​Stop the War coalition issues #GE2015 anti-war manifesto

(Reuters)
Debate on foreign policy and the legacy of UK involvement in war and occupation has become the elephant in the room during the general election campaign, according to the Stop the War coalition.

In an essay by coalition convener Lindsey German, published on the Stop the War website, the group sketches an “anti-war manifesto” for the future.

Apart from limited debate about the prospect of Trident nuclear weapons renewal, the UK’s military policy overseas has not been adequately debated by politicians or public, German argues.

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The failure of the British establishment to even publish the findings of the Chilcot inquiry could be held up as representative of the failings of this consensus foreign policy,” say German.

If Iraq is the issue that still helps define modern British politics, it is only one of many in terms of foreign policy failures. It has led to the growth of terrorism, particularly in the form of ISIS [Islamic State, formerly ISIS/ISIL], in Iraq itself.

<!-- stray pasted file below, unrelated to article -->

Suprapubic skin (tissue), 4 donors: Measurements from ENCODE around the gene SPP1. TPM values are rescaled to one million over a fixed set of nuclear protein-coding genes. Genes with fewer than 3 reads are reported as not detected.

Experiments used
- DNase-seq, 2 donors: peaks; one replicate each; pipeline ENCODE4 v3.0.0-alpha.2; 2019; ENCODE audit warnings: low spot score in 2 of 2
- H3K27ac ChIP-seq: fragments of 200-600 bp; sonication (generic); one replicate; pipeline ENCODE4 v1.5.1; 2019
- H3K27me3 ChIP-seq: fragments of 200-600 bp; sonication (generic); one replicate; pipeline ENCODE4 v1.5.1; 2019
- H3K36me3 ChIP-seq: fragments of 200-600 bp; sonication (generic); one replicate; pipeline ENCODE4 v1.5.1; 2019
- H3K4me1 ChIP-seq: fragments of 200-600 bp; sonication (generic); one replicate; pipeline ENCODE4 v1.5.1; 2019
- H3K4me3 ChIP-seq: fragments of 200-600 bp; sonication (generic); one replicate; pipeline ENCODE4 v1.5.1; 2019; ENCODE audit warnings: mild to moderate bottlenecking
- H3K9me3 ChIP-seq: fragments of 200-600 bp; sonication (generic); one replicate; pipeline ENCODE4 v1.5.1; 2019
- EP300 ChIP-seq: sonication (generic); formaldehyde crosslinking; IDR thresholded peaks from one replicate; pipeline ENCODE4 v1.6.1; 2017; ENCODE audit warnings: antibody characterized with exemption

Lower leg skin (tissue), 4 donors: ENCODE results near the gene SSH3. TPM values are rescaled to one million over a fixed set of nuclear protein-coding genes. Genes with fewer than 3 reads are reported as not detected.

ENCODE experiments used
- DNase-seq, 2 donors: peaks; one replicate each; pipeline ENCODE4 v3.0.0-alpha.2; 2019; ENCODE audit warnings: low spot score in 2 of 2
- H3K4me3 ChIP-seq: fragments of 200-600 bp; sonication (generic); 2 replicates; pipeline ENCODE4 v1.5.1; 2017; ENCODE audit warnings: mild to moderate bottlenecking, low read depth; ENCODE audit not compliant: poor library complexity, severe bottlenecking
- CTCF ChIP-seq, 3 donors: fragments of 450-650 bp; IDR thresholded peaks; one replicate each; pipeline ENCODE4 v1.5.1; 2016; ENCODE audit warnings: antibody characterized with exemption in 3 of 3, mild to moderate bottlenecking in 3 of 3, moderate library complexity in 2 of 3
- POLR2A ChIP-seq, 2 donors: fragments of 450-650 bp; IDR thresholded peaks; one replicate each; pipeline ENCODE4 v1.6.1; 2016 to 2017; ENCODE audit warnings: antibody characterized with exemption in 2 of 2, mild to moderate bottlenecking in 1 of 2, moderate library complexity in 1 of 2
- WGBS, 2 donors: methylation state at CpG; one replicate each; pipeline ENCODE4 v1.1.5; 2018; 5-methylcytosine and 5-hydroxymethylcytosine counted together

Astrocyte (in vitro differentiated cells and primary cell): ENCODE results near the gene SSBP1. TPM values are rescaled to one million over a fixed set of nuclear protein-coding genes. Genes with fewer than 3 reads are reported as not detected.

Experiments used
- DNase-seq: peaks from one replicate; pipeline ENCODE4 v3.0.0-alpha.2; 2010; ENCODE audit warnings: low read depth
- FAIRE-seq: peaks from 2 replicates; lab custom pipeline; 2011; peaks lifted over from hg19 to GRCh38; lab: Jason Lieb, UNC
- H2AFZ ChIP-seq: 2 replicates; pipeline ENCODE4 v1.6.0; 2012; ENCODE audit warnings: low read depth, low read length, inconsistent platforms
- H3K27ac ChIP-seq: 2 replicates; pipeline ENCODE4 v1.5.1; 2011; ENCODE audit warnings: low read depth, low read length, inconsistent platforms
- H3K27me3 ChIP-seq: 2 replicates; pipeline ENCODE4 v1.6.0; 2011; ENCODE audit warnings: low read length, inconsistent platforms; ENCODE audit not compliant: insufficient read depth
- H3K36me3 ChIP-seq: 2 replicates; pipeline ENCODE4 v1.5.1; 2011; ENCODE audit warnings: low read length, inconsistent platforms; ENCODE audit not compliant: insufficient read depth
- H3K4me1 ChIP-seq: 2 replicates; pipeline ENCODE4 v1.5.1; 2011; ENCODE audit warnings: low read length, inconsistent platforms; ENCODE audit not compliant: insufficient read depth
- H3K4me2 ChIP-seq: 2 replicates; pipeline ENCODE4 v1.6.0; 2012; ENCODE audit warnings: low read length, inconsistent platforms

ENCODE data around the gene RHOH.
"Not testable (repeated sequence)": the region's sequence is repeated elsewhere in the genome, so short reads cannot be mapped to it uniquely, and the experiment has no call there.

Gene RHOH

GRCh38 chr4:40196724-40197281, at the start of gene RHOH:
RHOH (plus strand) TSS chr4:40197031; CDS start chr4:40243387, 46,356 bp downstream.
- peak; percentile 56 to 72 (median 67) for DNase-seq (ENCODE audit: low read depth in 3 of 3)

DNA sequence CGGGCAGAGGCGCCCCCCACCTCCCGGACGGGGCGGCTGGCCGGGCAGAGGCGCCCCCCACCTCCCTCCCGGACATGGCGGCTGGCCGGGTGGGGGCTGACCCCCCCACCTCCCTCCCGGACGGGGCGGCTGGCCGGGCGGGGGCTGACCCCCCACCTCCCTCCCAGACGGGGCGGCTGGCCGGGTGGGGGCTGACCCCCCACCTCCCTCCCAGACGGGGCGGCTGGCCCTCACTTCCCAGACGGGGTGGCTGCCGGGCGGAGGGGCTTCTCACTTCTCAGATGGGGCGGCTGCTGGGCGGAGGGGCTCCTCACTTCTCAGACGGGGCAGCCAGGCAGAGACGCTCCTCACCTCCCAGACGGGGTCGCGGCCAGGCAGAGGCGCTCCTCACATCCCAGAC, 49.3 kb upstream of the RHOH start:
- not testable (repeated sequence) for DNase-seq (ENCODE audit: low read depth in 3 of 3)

The coalition warns the dots are not being connected to inform more sensible policies in future.

The bigger picture is that the war on terror, supposedly launched to root out terrorism nearly 14 years ago, has created terrorism across large parts of the globe.

The manifesto also argues that anti-war and anti-militarist politics resonate with the broader public, a reality to which politicians would be wise to pay heed.

[Labour Party leader] Ed Miliband opposed the bombing of Syria two years ago, which helped bring about an important victory for the anti-war movement.

The debate on the UK’s nuclear deterrent, while not far-reaching enough according to the coalition, shows the way forward for political parties desperate for popularity.

The issue of Trident – and we have to thank the rise of the SNP [Scottish National Party] for bringing it to the fore and breaking the main party consensus – is the only question of weapons and the military which has been allowed as a subject of debate.

The details of the manifesto include arguments for an end to arms trading with Saudi Arabia, the scrapping of Trident and the withdrawal of British troops and aircraft from the various global theatres of war to which they are currently deployed.